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Professional Development Through Teachers’ Associations

Written by: Laura Baecher
Published on: Sep 18, 2023

Teachers association
Photo credit: dglimages/Adobe Stock

For the next few months, I will be inviting voices from a variety of contexts to share their work and thinking on professional development (PD). This post, guest written by IATEFL President Aleksandra Popovski Golubovikj, focuses on the value of teachers' associations as a way to engage in ongoing professional development.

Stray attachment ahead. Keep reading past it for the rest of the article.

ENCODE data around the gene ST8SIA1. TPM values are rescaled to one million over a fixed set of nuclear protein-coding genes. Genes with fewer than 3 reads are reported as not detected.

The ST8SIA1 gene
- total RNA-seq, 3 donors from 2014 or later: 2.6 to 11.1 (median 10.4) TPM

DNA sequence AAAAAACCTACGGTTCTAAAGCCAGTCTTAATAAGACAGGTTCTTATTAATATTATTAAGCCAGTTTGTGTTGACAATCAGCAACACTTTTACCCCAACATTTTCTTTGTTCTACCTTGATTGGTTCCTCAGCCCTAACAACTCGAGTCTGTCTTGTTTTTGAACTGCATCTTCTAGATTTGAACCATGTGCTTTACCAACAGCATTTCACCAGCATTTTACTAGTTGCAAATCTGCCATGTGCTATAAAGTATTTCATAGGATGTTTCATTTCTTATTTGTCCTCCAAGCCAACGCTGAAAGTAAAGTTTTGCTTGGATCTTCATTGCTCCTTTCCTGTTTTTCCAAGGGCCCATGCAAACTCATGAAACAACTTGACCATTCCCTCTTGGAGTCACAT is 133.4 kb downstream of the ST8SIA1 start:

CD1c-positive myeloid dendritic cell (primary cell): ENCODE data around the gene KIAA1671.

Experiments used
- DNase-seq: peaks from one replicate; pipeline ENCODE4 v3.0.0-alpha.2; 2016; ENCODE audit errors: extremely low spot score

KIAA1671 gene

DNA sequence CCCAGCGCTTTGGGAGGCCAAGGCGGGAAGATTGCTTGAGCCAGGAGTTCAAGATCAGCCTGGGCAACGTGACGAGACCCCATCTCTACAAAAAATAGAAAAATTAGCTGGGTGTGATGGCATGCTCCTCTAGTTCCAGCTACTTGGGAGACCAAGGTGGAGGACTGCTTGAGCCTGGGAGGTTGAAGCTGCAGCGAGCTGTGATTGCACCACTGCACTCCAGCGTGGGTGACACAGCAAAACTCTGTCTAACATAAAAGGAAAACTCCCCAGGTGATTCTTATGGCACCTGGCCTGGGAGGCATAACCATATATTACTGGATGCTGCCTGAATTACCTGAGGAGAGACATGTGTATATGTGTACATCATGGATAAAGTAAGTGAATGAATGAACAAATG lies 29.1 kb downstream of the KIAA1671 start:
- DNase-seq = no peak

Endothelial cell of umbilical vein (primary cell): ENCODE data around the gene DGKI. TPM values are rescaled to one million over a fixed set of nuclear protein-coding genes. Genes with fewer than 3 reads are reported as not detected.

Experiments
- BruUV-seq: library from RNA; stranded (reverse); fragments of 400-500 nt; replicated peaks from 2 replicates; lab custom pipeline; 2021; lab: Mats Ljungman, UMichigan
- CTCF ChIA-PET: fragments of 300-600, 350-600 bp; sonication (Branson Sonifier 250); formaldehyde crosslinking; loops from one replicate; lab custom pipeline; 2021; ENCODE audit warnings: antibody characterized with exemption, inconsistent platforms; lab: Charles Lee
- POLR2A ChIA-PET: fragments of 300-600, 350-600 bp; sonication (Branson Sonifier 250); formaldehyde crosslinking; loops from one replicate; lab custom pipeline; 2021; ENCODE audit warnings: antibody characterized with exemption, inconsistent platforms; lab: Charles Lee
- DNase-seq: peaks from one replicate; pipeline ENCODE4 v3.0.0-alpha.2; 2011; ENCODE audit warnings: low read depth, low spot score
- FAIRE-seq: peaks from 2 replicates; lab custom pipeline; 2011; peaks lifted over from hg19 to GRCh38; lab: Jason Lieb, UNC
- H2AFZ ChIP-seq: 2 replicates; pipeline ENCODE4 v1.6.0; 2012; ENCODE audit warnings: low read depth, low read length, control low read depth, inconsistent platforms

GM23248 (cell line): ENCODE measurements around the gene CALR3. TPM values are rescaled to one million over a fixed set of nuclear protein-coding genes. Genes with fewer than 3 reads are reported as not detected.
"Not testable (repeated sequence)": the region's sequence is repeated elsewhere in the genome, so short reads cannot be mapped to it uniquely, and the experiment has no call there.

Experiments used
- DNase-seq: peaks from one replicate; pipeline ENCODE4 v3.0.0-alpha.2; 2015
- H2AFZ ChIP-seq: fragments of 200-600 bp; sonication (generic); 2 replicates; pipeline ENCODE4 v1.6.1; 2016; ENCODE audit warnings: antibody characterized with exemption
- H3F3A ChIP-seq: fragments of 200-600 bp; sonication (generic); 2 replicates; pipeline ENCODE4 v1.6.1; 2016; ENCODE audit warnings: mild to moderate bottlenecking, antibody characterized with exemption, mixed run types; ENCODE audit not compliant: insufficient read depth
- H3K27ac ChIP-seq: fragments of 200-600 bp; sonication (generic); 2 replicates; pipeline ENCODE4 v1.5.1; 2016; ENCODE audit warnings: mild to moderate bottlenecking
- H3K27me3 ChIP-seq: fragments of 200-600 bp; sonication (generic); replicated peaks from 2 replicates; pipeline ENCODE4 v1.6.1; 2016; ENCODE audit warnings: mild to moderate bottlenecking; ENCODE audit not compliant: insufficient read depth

Aleksandra Popovski Golubovikj
Aleksandra Popovski Golubovikj

Aleksandra Popovski Golubovikj is a teacher and teacher trainer with a strong passion for language education. She holds an MA in professional development for language education from the University of Chichester. Her interests include incorporating visual arts into language teaching, exploring effective reading comprehension strategies, and creating original readers for her students. With her expertise and enthusiasm, Aleksandra is committed to helping her students succeed and grow as language learners. Aleksandra has also been a volunteer in national and international teachers’ associations for more than 20 years. She is the current president of IATEFL.

What Is Professional Development?